This was my first real trip to Yosemite, and I was really excited just to be touching the 'big stone'. I felt like a hero, as the notional crux of the route, I think it was a finger crack, passed pretty easily. Cams seemed to bite reassuringly in the glistening silver crack system. I had taken my t-shirt off, as it was such a hot day and had started thinking about what I would try next as I neared the belay and abseil anchors. Over half an hour later, my bare back was still ground into the greasy offwidth crack only feet beneath the end of the pitch. The more I tried to paw and scrabble at the rock, the more it seemed to move me inexorably and slowly downwards. There didn't seem to be any way I could make any progress, and I eventually had to retreat and lower from my highest protection, much to the relief of my now very bored partner. He dutifully reached the top of the pitch in about five or ten minutes, being American, and rather more used to climbing wider cracks than I was. I learnt never to shirk clothing when approaching a wide crack as for several weeks, my back looked as though I had fallen off a motorbike and slid across a road at great speed.
Pantagruel (E5), Daddyhole Main Cliff, Torquay
Pantagruel isn't a route I'd recommend, it really embodies one of the least welcome combinations of characteristics in a rock route, having little, if any worthwhile protection, being extremely loose, and in places quite steep and pumpy. Desperately crimping spongy edges while my feet seemed to knock off more footholds than they sat on, I was definitely not having what qualifies as a good time. Sitting gratefully on the top of the crag, lashed to a number of sturdy gorse bushes, I felt no sense of satisfaction, but rather a slightly nauseated regret and guilt at even having set off.
Smokers Arête (V6), Skyland Boulders, Gunnison, Colorado
Skyland is one of the most beautiful places I've ever bouldered, a really pleasant reasonably lengthy walk in adds to the idyllic alpine isolation, and the boulders are perfect solid orange granite. I got quite a way up Smokers Arête on my first attempt, and I decided to drop off to go round to check the top out. A clean fall of a few feet onto a pad on flat ground, I didn't give it a second thought. I regretted it as soon as I felt my ankle turn inwards on impact and release a loud crack. The worst decision, however, was to accept the offer of another climber's herbal stash and consume most of it in the course of the afternoon while waiting for my friend to finish climbing for a couple of hours. I succeeded in rendering myself so beyond the herbaceous border, that I probably couldn't have walked even with two good ankles. Getting back to the car park involved a humiliating crawl, and having to eventually flag down some mountain bikers, who put me on one of their bikes and wheeled me back, giggling occasionally, like a four-year-old on their first cycle ride.
The Casual Route (5.10), The Diamond, Longs Peak, Colorado.
Mistake one was getting the alpine start, but not going to bed early the night before, and realising that drinking a couple of beers until eleven or so wasn't great preparation for a 2am start from Boulder and driving to the parking lot, followed by a few hours walk in through pitch black pine forest and an alpine rock route on one of the highest mountains in the 'lower 48' states.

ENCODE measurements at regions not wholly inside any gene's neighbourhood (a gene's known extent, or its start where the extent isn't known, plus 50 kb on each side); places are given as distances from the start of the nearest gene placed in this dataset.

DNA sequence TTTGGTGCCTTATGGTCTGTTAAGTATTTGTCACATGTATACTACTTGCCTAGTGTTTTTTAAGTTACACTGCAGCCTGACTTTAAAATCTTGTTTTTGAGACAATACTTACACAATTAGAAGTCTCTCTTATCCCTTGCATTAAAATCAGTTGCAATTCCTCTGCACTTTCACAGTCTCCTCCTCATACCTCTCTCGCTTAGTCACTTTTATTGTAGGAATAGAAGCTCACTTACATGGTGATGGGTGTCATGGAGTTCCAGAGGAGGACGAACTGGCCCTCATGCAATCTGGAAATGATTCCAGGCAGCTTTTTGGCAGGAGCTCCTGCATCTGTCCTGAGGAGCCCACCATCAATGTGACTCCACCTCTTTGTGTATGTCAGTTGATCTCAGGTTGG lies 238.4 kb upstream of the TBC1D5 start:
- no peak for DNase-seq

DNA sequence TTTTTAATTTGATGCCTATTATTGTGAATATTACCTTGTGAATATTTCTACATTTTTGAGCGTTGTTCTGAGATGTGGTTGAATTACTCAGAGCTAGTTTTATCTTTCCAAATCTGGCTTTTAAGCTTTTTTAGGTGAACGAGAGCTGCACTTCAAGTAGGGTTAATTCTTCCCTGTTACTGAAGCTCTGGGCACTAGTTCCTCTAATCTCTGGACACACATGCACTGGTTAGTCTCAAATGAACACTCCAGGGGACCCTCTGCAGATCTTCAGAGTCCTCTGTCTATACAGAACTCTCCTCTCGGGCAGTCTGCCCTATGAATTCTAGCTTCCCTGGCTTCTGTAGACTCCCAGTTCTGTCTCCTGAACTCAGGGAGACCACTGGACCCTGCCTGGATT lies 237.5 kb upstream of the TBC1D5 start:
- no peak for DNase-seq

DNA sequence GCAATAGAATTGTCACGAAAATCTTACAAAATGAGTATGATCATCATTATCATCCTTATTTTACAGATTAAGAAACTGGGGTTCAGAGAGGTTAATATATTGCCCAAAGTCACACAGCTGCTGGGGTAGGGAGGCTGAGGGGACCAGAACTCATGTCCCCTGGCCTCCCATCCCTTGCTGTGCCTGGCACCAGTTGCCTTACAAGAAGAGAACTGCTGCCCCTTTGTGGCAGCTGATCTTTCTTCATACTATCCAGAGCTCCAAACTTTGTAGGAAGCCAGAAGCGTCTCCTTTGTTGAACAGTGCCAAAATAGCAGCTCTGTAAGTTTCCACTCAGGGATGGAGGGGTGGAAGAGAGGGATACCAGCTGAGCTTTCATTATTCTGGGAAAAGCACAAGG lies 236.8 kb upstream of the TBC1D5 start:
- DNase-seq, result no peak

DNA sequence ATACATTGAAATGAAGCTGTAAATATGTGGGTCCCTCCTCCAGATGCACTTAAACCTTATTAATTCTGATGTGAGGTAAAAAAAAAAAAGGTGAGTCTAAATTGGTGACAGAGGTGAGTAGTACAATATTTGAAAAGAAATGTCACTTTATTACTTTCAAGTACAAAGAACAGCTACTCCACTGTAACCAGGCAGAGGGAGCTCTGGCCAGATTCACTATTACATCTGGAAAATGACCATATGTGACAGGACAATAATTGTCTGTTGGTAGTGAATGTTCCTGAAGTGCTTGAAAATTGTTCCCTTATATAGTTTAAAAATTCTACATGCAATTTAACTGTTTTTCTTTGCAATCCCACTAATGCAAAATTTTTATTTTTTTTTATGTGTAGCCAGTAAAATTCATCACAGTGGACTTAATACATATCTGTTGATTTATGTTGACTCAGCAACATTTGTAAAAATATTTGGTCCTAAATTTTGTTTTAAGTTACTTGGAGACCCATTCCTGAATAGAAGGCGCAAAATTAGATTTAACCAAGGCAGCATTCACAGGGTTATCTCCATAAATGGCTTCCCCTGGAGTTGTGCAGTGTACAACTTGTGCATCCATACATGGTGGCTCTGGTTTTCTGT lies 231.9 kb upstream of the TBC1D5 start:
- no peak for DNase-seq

About halfway up the route, my partner noticed that I seemed to have gone green and was retching; we had also noted a few wisps of cloud at the top of the mountain and on advice about the lethal afternoon thunderstorms, bailed without too much hesitation. The most disappointing thing was not realising how unpleasant being unacclimatised at altitude is, but the perfect afternoon as we walked out - the wisps had been smoke from a distant bushfire drifting over the summit.
Zodiac (A2), El Capitan
Zodiac was my first experience of setting off up a seriously long route and of proper aid climbing. I found using cam hooks, skyhooks and all the offset this, that and the other far more enjoyable than I'd expected and we seemed to make a good few pitches of progress slowly, but steadily. A team high on the wall seemed to be having some sort of difficulty, and on the vast amphitheatre of El Capitan, their shouts echoed around. Their ropes seemed to loop everywhere, and their portaledge was hanging awkwardly beneath them. The shouting intensified, and the ledge began to fall, slowly and gracefully like a leaf from a tree at first, until it got closer and windmilled crazily towards the wall on a light wind gust, striking it with a deafening bang like artillery firing at us. It was followed by an intermittent hail of various other items of the team's equipment and an hour later, by the first, fat drops of what turned out to be a spectacular storm. Fortunately, we were still low enough to bail quickly and retire to the Camp Four Campground to eat our way through our wall rations, and watch a helicopter retrieving the unfortunate aspirant big wall climbers from near the top of Zodiac.
Caveman (E6), Berry Head, Devon
I've tried Caveman twice and although neither of my attempts have, unlike some, resulted in having to abseil into the sea, they have both resulted in beating a retreat as the harder pitches have been far too wet for me to have a hope of climbing them cleanly. One of the attempts ended with judicious downclimbing and traversing, then an escape ascent of Dreadnought, a classic Berry Head E3. I remember an absolutely overpowering smell of guano on the entire route and finishing it with some relief, clothes plastered in bird shit, and a considerable headache from a couple of hours of the intense stench.